31 August 2007
Mike Bailey, Oxfam's Civil Society Programme Co-ordinator, reports on the current situation.
We are stuck in the tunnel. The tunnel where six hundred people waited for days without food or water two months ago, desperate to flee from Gaza and the violence of one week in June that condemned one and a half million people to a siege that is still going on. The tunnel where four people were shot to death in the confusion. Behind us, Israel's clean new passenger terminal of Erez. In front of us a steel barred gate and beyond that the walk into Gaza, into Palestine. We are waiting for someone, somewhere to open the gate, we are helpless at the hands of someone we cannot see and cannot communicate with. All we can do is wait. All one and a half million people in Gaza can do is wait.
Red lights on the gate flash, it rumbles open an inch then closes again. Then just as we are sitting down again it opens a couple of feet and we squeeze through. We walk to the end of the tunnel, along a covered walk way and into the bright sun and across Hamse, Hamse, a five hundred metre no mans' land past a post apocalyptic landscape of shattered concrete to the welcoming committee of a few yellow taxis with green Palestinian number plates. We have arrived, my Oxfam colleague and I, in Gaza at last.
Our Gaza based Oxfam driver meets us and delivers a running commentary as we drive through Beit Hanoun, past Jabaliya refugee camp and into Gaza city. The aftermath of the garbage collectors' strike still strews the roadside. The municipality workers have gone back to work on the strength of one month's pay, their first for nine months. It is a small relief, as with everything in the lives of Gaza's people, a small concession to a big problem. They are used to making do with the minimum which is just as well because that is all Israel and the international community is prepared to allow them. The name of the policy is 'No prosperity, no development, no humanitarian crisis.'
We are in Gaza to see how the work Oxfam's partners are doing with farmers and housewives is helping individual families.
In Sheikh Ejleen we meet Abu Ra'ed and his relatives. Abu Ra'ed is a naturally cheery man with an impressive moustache and a white hat tells us that the tomatoes he grows on his small plot will be bought by the project which the Ma'an Development Centre is running with Oxfam emergency funds to help poor families who are food insecure and at the same time local farmers to cover their production costs. The food that Ma'an Development centre buys from farmers will be given to poor families in the area of the Al Sha'tie refugee camp in Gaza city. He tells us that the project gives him 17 weeks of security, free from the nightmares he has had since June when the Israeli closure of Gaza caused local market prices to collapse. Never the less, his children will begin the new school year on Sunday without any books, pencils or uniform, those have to wait until the first project pay day in a month's time.
It isn't just farmers who cannot provide for their children. In the Al Sa'atie/ the Beach refugee Camp in Gaza City we sit overlooking the sea while Abu Nimer explains that the current siege is the latest in a series of setbacks he has suffered since he lost his job in Israel at the time of the first intifada in 1989. His story reminds us how long this suffocation of Gaza has been going on. He scrapes a living from odd jobs and part time fishing. He used to make rattan furniture but the import ban means he can no longer get the raw materials and anyway no one has money to buy now. Five of his children will go back to school on Sunday with nothing of what they need.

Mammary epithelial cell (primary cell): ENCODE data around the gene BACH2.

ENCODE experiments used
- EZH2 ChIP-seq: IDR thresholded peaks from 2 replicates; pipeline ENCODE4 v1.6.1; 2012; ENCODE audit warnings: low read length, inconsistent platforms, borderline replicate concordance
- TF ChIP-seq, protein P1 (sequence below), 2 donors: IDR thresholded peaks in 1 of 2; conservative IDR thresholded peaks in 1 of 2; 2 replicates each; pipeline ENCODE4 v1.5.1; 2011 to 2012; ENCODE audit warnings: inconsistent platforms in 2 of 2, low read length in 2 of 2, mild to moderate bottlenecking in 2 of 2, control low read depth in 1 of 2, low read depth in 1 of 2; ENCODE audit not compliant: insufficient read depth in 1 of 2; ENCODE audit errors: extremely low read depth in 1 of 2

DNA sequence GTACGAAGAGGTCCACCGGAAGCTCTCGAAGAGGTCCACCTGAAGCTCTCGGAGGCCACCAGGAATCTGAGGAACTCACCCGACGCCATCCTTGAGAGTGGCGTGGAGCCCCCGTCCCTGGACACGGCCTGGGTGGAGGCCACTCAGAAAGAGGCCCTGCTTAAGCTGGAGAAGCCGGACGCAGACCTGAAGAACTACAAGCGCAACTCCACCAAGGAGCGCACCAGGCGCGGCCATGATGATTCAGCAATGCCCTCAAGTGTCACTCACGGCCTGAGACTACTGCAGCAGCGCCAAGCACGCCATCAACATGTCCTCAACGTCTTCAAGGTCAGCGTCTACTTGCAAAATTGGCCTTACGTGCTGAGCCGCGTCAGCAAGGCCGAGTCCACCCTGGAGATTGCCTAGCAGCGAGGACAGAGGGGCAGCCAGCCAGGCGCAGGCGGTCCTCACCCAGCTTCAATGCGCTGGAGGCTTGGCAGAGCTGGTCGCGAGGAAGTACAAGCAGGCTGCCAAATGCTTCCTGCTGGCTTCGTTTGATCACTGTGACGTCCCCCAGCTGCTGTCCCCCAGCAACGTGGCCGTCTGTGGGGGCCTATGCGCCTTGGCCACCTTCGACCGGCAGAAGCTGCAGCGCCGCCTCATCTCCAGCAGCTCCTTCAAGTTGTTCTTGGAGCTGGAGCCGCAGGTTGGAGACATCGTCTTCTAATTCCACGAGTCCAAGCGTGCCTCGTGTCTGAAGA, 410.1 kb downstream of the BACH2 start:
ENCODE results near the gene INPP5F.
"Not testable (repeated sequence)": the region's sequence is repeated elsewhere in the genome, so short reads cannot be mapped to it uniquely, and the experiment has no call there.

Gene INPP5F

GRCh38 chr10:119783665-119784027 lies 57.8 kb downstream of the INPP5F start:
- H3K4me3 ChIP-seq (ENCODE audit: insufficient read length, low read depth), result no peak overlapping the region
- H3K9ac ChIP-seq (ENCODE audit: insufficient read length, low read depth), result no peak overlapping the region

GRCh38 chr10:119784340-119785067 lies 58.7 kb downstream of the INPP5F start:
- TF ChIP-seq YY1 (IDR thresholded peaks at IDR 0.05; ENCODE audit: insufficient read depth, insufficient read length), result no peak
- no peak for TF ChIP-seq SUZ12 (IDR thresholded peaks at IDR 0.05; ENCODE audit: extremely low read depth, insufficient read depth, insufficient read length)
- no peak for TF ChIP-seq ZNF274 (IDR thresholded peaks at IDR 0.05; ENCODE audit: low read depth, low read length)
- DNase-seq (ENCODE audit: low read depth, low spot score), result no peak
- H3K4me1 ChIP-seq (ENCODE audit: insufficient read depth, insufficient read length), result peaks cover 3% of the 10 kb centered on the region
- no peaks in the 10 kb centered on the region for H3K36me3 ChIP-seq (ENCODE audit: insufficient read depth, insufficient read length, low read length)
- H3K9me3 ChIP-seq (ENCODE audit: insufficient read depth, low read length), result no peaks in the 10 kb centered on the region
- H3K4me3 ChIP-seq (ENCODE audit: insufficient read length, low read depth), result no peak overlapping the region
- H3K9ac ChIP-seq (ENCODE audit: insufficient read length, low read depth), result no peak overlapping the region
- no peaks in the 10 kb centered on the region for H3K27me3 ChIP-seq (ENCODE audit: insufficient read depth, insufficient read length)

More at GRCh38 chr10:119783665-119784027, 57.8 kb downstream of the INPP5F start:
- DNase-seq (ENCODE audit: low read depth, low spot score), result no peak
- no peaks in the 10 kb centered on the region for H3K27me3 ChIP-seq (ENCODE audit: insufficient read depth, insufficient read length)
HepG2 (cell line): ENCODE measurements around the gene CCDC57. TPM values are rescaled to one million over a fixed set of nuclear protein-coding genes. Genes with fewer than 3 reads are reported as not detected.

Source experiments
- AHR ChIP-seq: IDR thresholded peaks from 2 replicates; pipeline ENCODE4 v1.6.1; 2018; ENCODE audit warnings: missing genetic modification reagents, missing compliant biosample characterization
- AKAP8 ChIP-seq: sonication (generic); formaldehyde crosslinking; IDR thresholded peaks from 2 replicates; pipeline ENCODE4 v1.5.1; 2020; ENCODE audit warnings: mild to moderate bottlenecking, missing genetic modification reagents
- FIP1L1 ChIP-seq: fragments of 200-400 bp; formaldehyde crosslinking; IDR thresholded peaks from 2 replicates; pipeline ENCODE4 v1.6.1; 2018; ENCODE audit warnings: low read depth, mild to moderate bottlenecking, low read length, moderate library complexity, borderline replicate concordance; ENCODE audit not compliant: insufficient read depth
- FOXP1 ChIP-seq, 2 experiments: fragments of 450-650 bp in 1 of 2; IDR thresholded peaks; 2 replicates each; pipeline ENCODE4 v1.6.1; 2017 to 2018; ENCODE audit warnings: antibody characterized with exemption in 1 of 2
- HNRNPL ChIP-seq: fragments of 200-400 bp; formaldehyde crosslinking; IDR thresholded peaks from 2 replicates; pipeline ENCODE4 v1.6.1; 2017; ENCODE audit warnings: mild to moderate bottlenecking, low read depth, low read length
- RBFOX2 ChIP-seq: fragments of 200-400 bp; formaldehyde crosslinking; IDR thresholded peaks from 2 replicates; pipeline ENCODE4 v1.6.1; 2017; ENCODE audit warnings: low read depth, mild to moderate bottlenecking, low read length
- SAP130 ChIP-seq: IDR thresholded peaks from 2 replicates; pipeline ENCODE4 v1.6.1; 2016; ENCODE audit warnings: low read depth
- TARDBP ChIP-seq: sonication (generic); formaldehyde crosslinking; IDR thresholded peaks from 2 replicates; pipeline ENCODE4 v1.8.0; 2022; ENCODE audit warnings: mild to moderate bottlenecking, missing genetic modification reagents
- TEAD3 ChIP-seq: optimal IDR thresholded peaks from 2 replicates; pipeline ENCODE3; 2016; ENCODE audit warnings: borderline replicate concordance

Most of the family income comes from his two eldest sons, just twelve US dollars a day to meet a daily bill of forty US dollars. He tells us that one son works sixteen hours in a coffee shop for eight US dollars. His son cannot complain because there is a queue of people anxious to get his job.
In the Southern town of Khan Younis we visit families who have made a success of farming rabbits helped by another Oxfam project funded by ECHO (European Commission Humanitarian Organisation) and implemented by a local partner, MA'AN. The rabbits have changed the families' lives because now they eat meat once a week, they have gifts for social obligations and even something to sell in the market once in a while.
Rooftops are the only space for agriculture in crowded places like Khan Younis. We sit in the shade of roof top vines and listen to Abu Wa'el's plans for expanding his impressive garden. He has peppers planted in cement blocks, herbs and even ornamental bushes. None of this comes without hard labour though, he uses 200 litres of water a day, painstakingly tending each plant but it is worth it, it all gets eaten by his family of 14.
We are heading back to Erez. The normally bustling street of Gaza are strangely subdued and orderly. Police men in day glow vests but without guns direct the traffic, even the traffic lights are working and drivers are obeying them.
It is a surreal calm, the calm of people waiting. Waiting for the factories to open again, waiting for construction to restart, waiting for jobs. Waiting for the no nonsense commercial crossing at Karni to be reopened.
The problem is that opening Karni has nothing to do with the needs of one and a half million people in Gaza or their humanitarian right to a decent life. The closure of Karni has become a weapon in the fight against Hamas. A weapon wielded in Jerusalem and Ramallah, Washington and Brussels. A blunt instrument that batters not Hamas but the one and a half million people of Gaza.